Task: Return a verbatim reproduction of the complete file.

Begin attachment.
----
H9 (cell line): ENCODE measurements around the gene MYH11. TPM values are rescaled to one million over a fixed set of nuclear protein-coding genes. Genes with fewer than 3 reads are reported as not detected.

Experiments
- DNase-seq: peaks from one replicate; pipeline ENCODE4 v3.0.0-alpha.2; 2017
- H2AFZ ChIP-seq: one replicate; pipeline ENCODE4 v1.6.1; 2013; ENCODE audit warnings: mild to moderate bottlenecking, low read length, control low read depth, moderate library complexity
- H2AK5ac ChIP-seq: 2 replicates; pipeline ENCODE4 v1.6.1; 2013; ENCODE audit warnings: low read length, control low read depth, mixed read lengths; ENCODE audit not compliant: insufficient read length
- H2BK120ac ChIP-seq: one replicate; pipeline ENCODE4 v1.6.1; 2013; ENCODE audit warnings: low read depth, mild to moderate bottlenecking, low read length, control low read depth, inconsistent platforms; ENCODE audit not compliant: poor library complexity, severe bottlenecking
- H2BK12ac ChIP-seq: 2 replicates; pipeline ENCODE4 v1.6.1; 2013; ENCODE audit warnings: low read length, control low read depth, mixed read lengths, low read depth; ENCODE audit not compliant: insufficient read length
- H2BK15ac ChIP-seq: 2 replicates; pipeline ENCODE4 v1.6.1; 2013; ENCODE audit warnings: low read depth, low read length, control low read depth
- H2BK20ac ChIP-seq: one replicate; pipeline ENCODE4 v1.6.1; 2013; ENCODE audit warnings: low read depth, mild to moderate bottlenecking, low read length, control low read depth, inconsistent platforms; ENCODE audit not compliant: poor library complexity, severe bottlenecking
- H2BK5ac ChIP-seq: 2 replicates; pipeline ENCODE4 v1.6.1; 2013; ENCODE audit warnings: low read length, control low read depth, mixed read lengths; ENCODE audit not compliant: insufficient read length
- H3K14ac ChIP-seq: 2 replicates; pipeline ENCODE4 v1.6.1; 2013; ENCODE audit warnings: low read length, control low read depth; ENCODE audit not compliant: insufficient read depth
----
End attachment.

H9 (cell line): ENCODE measurements around the gene MYH11. TPM values are rescaled to one million over a fixed set of nuclear protein-coding genes. Genes with fewer than 3 reads are reported as not detected.

Experiments
- DNase-seq: peaks from one replicate; pipeline ENCODE4 v3.0.0-alpha.2; 2017
- H2AFZ ChIP-seq: one replicate; pipeline ENCODE4 v1.6.1; 2013; ENCODE audit warnings: mild to moderate bottlenecking, low read length, control low read depth, moderate library complexity
- H2AK5ac ChIP-seq: 2 replicates; pipeline ENCODE4 v1.6.1; 2013; ENCODE audit warnings: low read length, control low read depth, mixed read lengths; ENCODE audit not compliant: insufficient read length
- H2BK120ac ChIP-seq: one replicate; pipeline ENCODE4 v1.6.1; 2013; ENCODE audit warnings: low read depth, mild to moderate bottlenecking, low read length, control low read depth, inconsistent platforms; ENCODE audit not compliant: poor library complexity, severe bottlenecking
- H2BK12ac ChIP-seq: 2 replicates; pipeline ENCODE4 v1.6.1; 2013; ENCODE audit warnings: low read length, control low read depth, mixed read lengths, low read depth; ENCODE audit not compliant: insufficient read length
- H2BK15ac ChIP-seq: 2 replicates; pipeline ENCODE4 v1.6.1; 2013; ENCODE audit warnings: low read depth, low read length, control low read depth
- H2BK20ac ChIP-seq: one replicate; pipeline ENCODE4 v1.6.1; 2013; ENCODE audit warnings: low read depth, mild to moderate bottlenecking, low read length, control low read depth, inconsistent platforms; ENCODE audit not compliant: poor library complexity, severe bottlenecking
- H2BK5ac ChIP-seq: 2 replicates; pipeline ENCODE4 v1.6.1; 2013; ENCODE audit warnings: low read length, control low read depth, mixed read lengths; ENCODE audit not compliant: insufficient read length
- H3K14ac ChIP-seq: 2 replicates; pipeline ENCODE4 v1.6.1; 2013; ENCODE audit warnings: low read length, control low read depth; ENCODE audit not compliant: insufficient read depth